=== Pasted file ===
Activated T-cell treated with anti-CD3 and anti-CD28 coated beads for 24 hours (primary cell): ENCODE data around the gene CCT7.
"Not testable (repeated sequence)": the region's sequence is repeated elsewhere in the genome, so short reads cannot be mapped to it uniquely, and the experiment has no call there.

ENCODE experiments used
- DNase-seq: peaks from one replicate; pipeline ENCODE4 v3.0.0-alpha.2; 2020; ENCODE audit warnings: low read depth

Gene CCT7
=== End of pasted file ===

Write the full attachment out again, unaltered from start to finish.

Activated T-cell treated with anti-CD3 and anti-CD28 coated beads for 24 hours (primary cell): ENCODE data around the gene CCT7.
"Not testable (repeated sequence)": the region's sequence is repeated elsewhere in the genome, so short reads cannot be mapped to it uniquely, and the experiment has no call there.

ENCODE experiments used
- DNase-seq: peaks from one replicate; pipeline ENCODE4 v3.0.0-alpha.2; 2020; ENCODE audit warnings: low read depth

Gene CCT7